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The Swiss Plateau
Swiss Plateau
or Central Plateau (German: Schweizer Mittelland; French: plateau suisse; Italian: altopiano svizzero) is one of the three major landscapes in Switzerland
Switzerland
alongside the Jura Mountains
Jura Mountains
and the Swiss Alps. It covers about 30% of the Swiss surface area. It comprises the regions between the Jura and the Alps, partly flat but mostly hilly, and lies at an average height between 400 and 700 m AMSL. It is by far the most densely populated region of Switzerland, and the most important with respect to economy and transportation.

Contents

1 Geography 2 Geology

2.1 Geological layers 2.2 Molasse

2.2.1 History

2.3 Ice ages

2.3.1 Glacial landscapes

3 Topography 4 Climate 5 Vegetation 6 Population 7 History of settlement 8 Economy 9 Transportation 10 Tourism 11 See also 12 Notes 13 Literature 14 References 15 External links

Geography[edit]

View from the Pilatus on the Swiss Plateau
Swiss Plateau
near Luzern

In the north and northwest, the Swiss Plateau
Swiss Plateau
is sharply delimited geographically and geologically by the Jura Mountains. In the south, there is no clear border with the Alps. Usually, the rising of the terrain to altitudes above 1500 metres AMSL (lime Alps, partly sub-alpine molasse), which is very abrupt in certain places, is taken as a criterion for delimitation. Occasionally the regions of the higher Swiss Plateau, especially the hills of the canton of Fribourg, the Napf
Napf
region, the Töss region, the (lower) Toggenburg, and parts of the Appenzell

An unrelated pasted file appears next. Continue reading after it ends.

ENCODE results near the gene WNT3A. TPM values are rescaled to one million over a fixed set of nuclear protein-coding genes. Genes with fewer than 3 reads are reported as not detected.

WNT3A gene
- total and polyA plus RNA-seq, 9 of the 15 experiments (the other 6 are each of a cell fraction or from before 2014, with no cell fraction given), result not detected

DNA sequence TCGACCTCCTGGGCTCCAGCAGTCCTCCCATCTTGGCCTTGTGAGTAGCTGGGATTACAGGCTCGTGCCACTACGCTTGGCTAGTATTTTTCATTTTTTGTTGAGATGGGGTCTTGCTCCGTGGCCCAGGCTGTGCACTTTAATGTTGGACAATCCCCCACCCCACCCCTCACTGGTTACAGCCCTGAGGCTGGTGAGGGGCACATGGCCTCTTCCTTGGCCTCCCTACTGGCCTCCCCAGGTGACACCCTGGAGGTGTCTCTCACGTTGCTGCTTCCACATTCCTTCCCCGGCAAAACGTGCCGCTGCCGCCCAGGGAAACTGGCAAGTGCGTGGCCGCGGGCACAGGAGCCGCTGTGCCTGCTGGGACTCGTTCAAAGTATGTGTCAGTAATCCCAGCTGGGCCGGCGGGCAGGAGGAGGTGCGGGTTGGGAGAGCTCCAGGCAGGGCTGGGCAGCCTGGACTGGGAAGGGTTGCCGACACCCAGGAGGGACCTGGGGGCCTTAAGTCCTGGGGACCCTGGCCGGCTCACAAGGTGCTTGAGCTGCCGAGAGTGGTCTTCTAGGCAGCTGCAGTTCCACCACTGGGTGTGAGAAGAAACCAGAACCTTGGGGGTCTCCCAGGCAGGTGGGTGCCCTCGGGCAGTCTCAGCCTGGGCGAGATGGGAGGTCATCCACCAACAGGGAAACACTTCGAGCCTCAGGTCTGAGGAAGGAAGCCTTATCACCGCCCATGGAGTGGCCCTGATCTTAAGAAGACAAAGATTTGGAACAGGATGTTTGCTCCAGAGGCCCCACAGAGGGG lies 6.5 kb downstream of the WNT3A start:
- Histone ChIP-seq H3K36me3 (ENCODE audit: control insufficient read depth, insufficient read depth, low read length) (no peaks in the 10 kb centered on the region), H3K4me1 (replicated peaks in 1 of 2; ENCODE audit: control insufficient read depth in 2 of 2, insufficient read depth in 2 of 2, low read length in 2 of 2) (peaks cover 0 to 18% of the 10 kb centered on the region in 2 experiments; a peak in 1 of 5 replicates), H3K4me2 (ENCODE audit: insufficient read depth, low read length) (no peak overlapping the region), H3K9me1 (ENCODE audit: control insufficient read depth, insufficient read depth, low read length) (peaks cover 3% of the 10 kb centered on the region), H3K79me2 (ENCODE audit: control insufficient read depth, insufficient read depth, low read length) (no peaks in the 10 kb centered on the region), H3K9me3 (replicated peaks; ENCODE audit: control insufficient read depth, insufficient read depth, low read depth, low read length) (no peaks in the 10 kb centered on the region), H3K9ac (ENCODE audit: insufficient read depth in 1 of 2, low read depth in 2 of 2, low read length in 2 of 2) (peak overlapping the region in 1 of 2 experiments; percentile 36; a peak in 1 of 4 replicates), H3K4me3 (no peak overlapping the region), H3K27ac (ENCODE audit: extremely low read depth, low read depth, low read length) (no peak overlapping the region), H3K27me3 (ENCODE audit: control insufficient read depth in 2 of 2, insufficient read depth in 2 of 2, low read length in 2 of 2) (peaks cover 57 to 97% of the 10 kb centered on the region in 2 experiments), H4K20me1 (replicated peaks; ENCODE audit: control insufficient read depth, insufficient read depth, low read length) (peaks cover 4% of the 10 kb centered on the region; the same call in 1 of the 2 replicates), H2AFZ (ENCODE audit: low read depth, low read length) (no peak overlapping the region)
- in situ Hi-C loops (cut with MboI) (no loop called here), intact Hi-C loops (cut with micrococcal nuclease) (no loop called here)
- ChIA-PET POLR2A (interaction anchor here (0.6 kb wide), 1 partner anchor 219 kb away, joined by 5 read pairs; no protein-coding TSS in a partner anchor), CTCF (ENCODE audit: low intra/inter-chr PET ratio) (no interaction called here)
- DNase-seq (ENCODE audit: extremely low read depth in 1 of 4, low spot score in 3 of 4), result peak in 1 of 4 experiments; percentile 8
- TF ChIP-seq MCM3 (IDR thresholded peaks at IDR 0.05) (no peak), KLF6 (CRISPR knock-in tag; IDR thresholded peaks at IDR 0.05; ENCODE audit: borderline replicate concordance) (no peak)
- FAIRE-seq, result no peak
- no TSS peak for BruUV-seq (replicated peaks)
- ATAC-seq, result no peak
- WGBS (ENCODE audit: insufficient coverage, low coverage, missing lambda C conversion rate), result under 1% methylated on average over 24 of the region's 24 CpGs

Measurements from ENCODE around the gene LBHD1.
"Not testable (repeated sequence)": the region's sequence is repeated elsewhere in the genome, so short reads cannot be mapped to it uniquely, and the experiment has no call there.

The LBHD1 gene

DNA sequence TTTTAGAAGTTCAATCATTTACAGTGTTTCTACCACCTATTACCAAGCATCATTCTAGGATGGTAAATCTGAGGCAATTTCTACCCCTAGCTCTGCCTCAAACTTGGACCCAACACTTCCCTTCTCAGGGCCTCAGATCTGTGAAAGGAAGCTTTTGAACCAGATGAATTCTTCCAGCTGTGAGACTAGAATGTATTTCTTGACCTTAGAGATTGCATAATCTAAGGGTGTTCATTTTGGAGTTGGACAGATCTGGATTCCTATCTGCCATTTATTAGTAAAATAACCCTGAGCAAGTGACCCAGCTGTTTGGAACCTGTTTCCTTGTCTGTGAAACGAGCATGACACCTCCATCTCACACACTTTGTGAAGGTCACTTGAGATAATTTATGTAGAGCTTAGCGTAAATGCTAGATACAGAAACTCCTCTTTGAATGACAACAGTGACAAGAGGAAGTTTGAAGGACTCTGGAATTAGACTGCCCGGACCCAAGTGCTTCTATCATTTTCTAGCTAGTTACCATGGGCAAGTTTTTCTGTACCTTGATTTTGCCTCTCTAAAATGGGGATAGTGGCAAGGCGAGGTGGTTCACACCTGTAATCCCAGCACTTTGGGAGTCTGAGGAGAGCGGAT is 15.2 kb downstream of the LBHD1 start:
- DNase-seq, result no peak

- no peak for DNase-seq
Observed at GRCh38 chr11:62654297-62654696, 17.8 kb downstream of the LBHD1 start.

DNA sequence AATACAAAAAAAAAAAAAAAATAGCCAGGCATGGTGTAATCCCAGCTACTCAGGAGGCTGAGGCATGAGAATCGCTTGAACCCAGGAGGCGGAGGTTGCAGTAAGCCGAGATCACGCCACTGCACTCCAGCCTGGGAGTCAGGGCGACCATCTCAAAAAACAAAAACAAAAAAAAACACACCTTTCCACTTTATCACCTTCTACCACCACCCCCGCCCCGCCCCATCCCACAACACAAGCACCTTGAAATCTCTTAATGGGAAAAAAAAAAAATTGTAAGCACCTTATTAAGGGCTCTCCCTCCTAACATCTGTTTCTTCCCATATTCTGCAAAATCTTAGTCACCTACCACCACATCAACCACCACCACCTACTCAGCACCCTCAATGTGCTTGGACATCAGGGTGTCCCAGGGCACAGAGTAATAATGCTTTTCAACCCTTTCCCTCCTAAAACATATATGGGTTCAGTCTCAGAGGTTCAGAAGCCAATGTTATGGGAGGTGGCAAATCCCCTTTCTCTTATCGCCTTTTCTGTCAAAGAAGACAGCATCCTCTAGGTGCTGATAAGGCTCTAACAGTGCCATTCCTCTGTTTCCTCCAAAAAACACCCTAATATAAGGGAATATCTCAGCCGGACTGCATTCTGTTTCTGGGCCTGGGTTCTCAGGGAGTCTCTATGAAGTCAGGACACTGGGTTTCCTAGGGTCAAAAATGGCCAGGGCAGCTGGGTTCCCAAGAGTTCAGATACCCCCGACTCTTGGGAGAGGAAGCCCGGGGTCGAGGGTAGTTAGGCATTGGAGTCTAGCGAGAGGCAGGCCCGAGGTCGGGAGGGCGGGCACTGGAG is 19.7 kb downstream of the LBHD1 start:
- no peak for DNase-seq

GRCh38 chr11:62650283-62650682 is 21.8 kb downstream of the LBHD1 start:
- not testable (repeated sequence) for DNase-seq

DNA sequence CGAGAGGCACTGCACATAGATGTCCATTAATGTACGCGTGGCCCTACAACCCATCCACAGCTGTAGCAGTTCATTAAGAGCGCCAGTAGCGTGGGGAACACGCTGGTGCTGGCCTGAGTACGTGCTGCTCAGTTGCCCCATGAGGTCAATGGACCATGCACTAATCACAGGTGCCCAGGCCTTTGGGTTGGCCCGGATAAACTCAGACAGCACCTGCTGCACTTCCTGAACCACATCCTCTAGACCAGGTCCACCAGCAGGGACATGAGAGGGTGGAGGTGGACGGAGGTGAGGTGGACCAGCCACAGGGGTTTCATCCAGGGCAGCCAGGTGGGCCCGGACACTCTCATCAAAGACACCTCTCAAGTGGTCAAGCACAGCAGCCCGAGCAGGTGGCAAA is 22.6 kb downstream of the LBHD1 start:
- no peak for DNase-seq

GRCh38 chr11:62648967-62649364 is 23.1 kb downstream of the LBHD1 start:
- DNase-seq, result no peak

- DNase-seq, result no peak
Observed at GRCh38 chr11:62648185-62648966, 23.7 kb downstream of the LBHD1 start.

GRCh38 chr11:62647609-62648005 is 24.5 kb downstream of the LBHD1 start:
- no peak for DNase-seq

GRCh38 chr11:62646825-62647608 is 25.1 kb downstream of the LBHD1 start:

Appenzell
region are considered to form the Swiss Alpine foreland in a narrow sense. However, if a division into the three main regions Jura Mountains, Swiss Plateau
Swiss Plateau
and Alps
Alps
is considered, the Alpine foreland belongs clearly to the Swiss Plateau. In the southwest, the Swiss Plateau
Swiss Plateau
is confined by Lake Geneva, in the northeast, by Lake Constance
Lake Constance
and the Rhine. Geologically, the Swiss Plateau
Swiss Plateau
is part of a larger basin that extends beyond the border of Switzerland. At its southwestern end, in France, the plateau, in the Genevois, ends at Chambéry
Chambéry
where Jura and Alps meet. At the other side of the Lake Constance, the plateau continues in the German and Austrian Pre-Alps. Within Switzerland, the Swiss Plateau
Swiss Plateau
has a length of about 300 km, and its width increases from the west to the east: In the Geneva
Geneva
region, it is about 30 km, at Bern
Bern
about 50 km and in eastern Switzerland
Switzerland
about 70 km. Many cantons of Switzerland
Switzerland
include a part in the Swiss Plateau. Entirely situated within the Swiss Plateau
Swiss Plateau
are the cantons of Zurich, Thurgau
Thurgau
and Geneva; mostly situated within the Swiss Plateau
Swiss Plateau
are the cantons of Lucerne, Aargau, Solothurn, Bern, Fribourg
Fribourg
and Vaud; small portions of the Swiss Plateau
Swiss Plateau
are situated in the cantons of Neuchâtel, Zug, Schwyz, St. Gallen
St. Gallen
and Schaffhausen. Geology[edit] Geological layers[edit] The geological layers of the Swiss Plateau
Swiss Plateau
are relatively well known. The base level is crystalline basement which outcrops in the central crystalline Alps
Alps
as well as in the Black Forest
Black Forest
and the Vosges mountain range but forms a deep geosyncline in the Swiss Plateau
Swiss Plateau
and in the Jura (see also Jurassic). Around 2500 – 3000 metres below the surface, but considerably deeper near the Alps, the drillings have hit the crystalline basement. It is covered by unfolded strata of Mesozoic sediments, which are part of the Helvetic nappes. Its depth gradually decreases from about 2.5 km in the west to 0.8 km in the east. These layers, like the ones of the Jura Mountains, were deposited in a relatively shallow sea, the Tethys Ocean. Above the Mesozoic
Mesozoic
layers, is the Molasse, consisting of conglomerate, sandstone, marl and shale. The uppermost layer consists of gravel and glacial sediments that have been transported by the glaciers of the ice ages. Molasse[edit] Geologically the most important layer of the Swiss Plateau